Davis’ top cop since 2007 is among the final three candidates to head the Fairfield police department.
Davis Police Chief Landy Black is also discussing a new contract with the Davis City Council and City Manager Bill Emlen. The results of these negotiations may decide the future of the Davis Police Department’s leadership.
At the heart of the decision is the pay level Davis can afford to compensate its department officials. The city of Davis pays all of its department heads similar salaries. Because of the demand for experienced police chiefs, especially in larger cities such as Fairfield, Davis’ pay scale has fallen behind real market rates. A new contract will go to the City Council for approval in roughly two weeks, Emlen said.
“We are not going to exceed market rates, but we understand that if we diverge too much it will begin to affect our ability to recruit qualified people,” Emlen said.
The other two candidates are Manuel Rodriguez, assistant chief of the National City Police Department, and Walter Tibbet, chief of the Alameda Police Department.
Chief Black earns $144,511 per year in Davis, which is less compared to police department leadership positions in larger cities.
Black expressed a desire to continue working in Davis. He explained that no decisions have become final in Davis or Fairfield.
“I am still here working with the [Davis] city manager and the city council to reach a contract, and if that works out satisfactorily then you can count on me to be here for years to come,” Black said.
Black praised the community and fellow officers for taking an active role in public safety.
“Every facet of this community has worked with me to improve our conditions here in Davis,” he said. “They have treated me and the police department with great respect … Chiefs of police who are able to gather this sort of intelligent and considerate cooperation from the communities for which they are responsible for are particularly blessed.”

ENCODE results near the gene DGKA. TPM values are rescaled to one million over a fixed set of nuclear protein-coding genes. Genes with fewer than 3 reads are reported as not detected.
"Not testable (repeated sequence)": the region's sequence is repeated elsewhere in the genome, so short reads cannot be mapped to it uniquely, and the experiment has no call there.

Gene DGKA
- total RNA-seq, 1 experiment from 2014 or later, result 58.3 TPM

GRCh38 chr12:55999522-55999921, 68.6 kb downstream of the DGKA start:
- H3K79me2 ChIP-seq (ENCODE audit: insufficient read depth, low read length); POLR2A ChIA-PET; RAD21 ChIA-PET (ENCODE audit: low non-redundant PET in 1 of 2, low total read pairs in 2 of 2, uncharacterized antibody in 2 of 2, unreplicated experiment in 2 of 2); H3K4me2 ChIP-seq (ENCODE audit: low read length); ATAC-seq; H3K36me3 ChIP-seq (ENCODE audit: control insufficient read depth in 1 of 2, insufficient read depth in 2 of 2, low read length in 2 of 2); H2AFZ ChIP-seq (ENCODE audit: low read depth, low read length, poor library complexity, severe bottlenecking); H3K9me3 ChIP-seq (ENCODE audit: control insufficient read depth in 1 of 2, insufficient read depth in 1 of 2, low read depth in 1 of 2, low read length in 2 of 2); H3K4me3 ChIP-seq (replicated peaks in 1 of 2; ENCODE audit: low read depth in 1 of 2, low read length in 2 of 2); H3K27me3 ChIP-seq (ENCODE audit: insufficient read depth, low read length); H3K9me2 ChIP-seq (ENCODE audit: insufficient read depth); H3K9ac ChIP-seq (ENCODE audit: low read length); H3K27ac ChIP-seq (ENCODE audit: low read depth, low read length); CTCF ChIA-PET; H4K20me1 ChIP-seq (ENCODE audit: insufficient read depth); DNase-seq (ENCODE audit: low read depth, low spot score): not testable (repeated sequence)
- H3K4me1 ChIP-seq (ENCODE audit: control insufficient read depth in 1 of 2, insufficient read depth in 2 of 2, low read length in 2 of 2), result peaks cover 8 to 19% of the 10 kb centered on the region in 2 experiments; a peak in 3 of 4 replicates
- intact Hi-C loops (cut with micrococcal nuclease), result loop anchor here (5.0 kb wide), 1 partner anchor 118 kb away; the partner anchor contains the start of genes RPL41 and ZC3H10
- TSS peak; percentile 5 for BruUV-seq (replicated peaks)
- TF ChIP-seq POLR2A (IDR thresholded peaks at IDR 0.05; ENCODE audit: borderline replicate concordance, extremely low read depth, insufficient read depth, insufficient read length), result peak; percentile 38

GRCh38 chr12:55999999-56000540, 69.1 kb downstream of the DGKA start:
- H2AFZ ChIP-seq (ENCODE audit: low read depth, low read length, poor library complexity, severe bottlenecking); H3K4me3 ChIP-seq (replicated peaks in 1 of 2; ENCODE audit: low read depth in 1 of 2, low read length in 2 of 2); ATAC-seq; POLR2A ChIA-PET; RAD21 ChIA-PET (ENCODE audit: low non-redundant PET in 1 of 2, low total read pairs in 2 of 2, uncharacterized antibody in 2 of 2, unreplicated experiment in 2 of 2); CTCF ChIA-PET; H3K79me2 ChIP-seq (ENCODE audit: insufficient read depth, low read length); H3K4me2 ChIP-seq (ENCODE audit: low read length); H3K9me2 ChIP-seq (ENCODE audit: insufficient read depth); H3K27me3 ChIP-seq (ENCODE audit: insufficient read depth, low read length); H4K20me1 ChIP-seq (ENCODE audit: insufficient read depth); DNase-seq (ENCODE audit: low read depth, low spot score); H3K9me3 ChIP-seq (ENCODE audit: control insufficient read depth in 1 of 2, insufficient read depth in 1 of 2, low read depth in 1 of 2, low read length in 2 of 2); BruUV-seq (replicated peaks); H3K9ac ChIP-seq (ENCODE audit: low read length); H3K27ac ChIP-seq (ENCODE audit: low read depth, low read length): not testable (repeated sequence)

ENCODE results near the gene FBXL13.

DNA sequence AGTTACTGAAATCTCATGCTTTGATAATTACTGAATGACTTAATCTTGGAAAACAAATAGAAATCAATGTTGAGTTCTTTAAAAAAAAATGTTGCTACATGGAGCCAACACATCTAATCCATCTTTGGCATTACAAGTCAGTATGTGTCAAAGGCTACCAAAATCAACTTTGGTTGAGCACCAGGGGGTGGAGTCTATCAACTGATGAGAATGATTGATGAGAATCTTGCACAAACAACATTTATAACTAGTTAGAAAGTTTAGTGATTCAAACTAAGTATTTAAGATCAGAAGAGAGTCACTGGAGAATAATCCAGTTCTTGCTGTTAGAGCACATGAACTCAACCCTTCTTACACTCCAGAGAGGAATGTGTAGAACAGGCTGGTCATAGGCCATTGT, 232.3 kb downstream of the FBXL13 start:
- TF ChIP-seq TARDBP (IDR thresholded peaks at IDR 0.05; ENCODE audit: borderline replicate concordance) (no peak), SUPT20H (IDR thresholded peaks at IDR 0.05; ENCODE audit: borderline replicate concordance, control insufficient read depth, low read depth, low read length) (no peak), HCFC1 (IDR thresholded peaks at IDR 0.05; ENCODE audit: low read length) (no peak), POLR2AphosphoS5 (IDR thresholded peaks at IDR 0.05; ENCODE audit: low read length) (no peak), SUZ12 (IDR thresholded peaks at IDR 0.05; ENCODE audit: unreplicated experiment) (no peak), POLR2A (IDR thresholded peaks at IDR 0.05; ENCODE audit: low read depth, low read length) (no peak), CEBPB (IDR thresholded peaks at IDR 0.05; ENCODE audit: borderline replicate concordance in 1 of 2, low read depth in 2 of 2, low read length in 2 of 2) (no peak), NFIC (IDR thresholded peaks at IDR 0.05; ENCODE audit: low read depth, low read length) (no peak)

Black also described his experience as police chief in Davis. In Davis, public nuisances such as petty theft and vandalism combined with a tight budget can hinder proactive policing efforts, such as community outreach programs.
“Davis is a relatively safe town when it comes to the incidence of violent crime,” Black said. “However, we have a significantly high rate of property crime. This tends to overwhelm our capacity at times, which means that our outreach efforts cannot be as robust.”
Councilmember Sue Greenwald said she was enthusiastic about the job that Black has done and hopes he will continue to work in Davis.
“We all think he is a great police chief,” Greenwald said. “He has been very steady and very responsive to the community. We recognize that we are a small town and we cannot always compete with the larger cities in terms of salaries.”
Greenwald said she hopes the benefits of living and working in Davis outweigh the potentially larger income that an experienced official would enjoy in a larger town.
SAMUEL A. COHEN can be reached at email@example.com.